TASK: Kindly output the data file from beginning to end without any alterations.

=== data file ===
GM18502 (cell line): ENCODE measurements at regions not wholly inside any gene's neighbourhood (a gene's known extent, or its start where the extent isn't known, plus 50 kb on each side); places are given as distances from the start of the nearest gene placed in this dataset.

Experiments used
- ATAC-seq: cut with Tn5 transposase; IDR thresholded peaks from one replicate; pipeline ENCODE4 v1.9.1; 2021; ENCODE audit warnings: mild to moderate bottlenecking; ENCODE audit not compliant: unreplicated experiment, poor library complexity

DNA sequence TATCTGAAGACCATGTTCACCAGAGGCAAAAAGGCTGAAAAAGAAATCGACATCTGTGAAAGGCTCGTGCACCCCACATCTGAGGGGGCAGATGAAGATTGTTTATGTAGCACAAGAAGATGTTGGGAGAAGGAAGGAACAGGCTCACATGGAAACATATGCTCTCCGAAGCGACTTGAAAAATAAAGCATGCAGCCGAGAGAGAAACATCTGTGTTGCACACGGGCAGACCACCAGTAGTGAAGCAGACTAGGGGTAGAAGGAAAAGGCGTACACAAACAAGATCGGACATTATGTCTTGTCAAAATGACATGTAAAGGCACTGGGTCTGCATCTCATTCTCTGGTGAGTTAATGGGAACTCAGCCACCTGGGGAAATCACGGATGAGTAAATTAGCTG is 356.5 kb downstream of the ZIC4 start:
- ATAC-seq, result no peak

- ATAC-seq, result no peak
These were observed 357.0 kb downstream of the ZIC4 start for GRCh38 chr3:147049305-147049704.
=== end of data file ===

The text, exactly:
GM18502 (cell line): ENCODE measurements at regions not wholly inside any gene's neighbourhood (a gene's known extent, or its start where the extent isn't known, plus 50 kb on each side); places are given as distances from the start of the nearest gene placed in this dataset.

Experiments used
- ATAC-seq: cut with Tn5 transposase; IDR thresholded peaks from one replicate; pipeline ENCODE4 v1.9.1; 2021; ENCODE audit warnings: mild to moderate bottlenecking; ENCODE audit not compliant: unreplicated experiment, poor library complexity

DNA sequence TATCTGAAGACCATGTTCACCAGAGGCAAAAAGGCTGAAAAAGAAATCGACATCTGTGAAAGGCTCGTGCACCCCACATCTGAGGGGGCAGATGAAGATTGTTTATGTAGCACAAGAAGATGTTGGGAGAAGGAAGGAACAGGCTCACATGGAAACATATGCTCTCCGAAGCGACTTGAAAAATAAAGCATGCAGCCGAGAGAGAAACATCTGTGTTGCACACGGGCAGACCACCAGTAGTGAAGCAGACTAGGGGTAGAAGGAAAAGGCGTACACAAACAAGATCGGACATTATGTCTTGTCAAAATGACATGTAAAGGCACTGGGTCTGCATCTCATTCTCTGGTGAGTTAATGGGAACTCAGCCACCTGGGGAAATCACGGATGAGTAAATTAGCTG is 356.5 kb downstream of the ZIC4 start:
- ATAC-seq, result no peak

- ATAC-seq, result no peak
These were observed 357.0 kb downstream of the ZIC4 start for GRCh38 chr3:147049305-147049704.